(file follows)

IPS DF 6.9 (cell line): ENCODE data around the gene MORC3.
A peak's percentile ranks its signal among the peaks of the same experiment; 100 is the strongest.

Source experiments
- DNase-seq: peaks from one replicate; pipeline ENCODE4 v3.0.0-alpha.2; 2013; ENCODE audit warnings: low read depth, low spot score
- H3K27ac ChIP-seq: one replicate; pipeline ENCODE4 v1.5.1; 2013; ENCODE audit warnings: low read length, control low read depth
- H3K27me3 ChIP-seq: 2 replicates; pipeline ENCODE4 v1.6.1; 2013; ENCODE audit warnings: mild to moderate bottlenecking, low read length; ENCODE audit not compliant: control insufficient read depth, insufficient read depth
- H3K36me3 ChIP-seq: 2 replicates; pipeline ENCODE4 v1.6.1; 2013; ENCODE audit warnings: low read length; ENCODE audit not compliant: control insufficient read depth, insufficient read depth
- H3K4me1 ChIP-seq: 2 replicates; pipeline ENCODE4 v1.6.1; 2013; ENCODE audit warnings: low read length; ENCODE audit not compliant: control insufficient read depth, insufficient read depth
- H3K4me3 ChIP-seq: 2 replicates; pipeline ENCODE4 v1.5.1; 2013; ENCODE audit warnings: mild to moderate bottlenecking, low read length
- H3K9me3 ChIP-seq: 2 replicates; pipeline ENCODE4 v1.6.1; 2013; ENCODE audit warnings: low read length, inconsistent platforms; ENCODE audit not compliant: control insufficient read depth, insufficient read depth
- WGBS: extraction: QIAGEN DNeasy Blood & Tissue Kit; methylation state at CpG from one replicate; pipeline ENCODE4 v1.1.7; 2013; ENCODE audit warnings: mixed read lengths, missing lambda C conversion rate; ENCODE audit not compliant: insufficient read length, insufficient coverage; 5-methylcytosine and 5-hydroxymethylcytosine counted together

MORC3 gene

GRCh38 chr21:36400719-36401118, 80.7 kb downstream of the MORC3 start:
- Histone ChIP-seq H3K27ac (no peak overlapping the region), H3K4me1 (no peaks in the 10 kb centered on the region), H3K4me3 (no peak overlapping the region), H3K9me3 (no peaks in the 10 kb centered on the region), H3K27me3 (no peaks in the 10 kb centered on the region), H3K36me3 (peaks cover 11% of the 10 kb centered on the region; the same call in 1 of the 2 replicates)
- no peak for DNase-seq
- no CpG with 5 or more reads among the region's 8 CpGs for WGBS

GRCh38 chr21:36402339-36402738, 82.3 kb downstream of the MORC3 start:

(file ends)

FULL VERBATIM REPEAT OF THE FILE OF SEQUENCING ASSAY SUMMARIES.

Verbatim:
IPS DF 6.9 (cell line): ENCODE data around the gene MORC3.
A peak's percentile ranks its signal among the peaks of the same experiment; 100 is the strongest.

Source experiments
- DNase-seq: peaks from one replicate; pipeline ENCODE4 v3.0.0-alpha.2; 2013; ENCODE audit warnings: low read depth, low spot score
- H3K27ac ChIP-seq: one replicate; pipeline ENCODE4 v1.5.1; 2013; ENCODE audit warnings: low read length, control low read depth
- H3K27me3 ChIP-seq: 2 replicates; pipeline ENCODE4 v1.6.1; 2013; ENCODE audit warnings: mild to moderate bottlenecking, low read length; ENCODE audit not compliant: control insufficient read depth, insufficient read depth
- H3K36me3 ChIP-seq: 2 replicates; pipeline ENCODE4 v1.6.1; 2013; ENCODE audit warnings: low read length; ENCODE audit not compliant: control insufficient read depth, insufficient read depth
- H3K4me1 ChIP-seq: 2 replicates; pipeline ENCODE4 v1.6.1; 2013; ENCODE audit warnings: low read length; ENCODE audit not compliant: control insufficient read depth, insufficient read depth
- H3K4me3 ChIP-seq: 2 replicates; pipeline ENCODE4 v1.5.1; 2013; ENCODE audit warnings: mild to moderate bottlenecking, low read length
- H3K9me3 ChIP-seq: 2 replicates; pipeline ENCODE4 v1.6.1; 2013; ENCODE audit warnings: low read length, inconsistent platforms; ENCODE audit not compliant: control insufficient read depth, insufficient read depth
- WGBS: extraction: QIAGEN DNeasy Blood & Tissue Kit; methylation state at CpG from one replicate; pipeline ENCODE4 v1.1.7; 2013; ENCODE audit warnings: mixed read lengths, missing lambda C conversion rate; ENCODE audit not compliant: insufficient read length, insufficient coverage; 5-methylcytosine and 5-hydroxymethylcytosine counted together

MORC3 gene

GRCh38 chr21:36400719-36401118, 80.7 kb downstream of the MORC3 start:
- Histone ChIP-seq H3K27ac (no peak overlapping the region), H3K4me1 (no peaks in the 10 kb centered on the region), H3K4me3 (no peak overlapping the region), H3K9me3 (no peaks in the 10 kb centered on the region), H3K27me3 (no peaks in the 10 kb centered on the region), H3K36me3 (peaks cover 11% of the 10 kb centered on the region; the same call in 1 of the 2 replicates)
- no peak for DNase-seq
- no CpG with 5 or more reads among the region's 8 CpGs for WGBS

GRCh38 chr21:36402339-36402738, 82.3 kb downstream of the MORC3 start: